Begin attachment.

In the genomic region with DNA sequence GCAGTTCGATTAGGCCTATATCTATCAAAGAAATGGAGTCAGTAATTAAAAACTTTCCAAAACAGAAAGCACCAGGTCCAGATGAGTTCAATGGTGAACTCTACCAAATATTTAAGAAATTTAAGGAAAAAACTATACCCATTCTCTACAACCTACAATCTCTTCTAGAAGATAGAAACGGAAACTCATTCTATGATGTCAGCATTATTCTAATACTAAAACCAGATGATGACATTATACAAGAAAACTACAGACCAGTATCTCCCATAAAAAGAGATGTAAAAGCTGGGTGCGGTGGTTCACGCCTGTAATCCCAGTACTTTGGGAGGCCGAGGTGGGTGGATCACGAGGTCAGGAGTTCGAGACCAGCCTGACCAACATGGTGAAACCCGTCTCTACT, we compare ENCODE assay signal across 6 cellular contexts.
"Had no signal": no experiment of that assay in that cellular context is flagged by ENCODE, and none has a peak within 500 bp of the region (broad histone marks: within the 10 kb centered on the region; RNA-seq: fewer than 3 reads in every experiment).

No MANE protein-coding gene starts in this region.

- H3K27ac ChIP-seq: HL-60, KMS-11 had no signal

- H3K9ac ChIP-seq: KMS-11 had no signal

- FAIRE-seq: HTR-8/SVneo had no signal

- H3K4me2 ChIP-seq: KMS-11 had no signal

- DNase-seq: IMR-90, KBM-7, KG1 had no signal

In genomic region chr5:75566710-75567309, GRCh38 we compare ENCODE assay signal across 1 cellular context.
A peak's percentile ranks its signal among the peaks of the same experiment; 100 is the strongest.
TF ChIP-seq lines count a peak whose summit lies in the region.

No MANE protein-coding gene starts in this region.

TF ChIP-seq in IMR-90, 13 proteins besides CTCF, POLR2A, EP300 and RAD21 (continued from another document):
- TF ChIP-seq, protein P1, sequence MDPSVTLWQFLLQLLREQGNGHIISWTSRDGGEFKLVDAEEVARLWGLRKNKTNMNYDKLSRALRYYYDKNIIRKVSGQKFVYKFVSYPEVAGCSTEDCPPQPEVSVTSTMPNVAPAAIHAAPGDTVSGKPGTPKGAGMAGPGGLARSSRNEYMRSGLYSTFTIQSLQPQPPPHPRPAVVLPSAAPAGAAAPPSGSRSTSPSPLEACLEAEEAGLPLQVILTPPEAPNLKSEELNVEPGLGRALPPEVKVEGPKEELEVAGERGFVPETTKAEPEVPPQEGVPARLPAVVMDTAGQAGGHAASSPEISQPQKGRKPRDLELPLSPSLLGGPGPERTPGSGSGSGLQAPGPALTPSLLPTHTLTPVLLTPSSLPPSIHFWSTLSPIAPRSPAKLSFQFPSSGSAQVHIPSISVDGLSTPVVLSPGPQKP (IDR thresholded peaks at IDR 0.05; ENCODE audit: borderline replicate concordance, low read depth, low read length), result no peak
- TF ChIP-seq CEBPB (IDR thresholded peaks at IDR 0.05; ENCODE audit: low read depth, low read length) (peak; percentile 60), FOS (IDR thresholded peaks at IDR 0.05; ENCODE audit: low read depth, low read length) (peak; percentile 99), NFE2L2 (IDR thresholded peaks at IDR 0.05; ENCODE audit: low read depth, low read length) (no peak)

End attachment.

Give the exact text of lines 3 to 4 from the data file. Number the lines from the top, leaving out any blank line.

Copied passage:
No MANE protein-coding gene starts in this region.

- H3K27ac ChIP-seq: HL-60, KMS-11 had no signal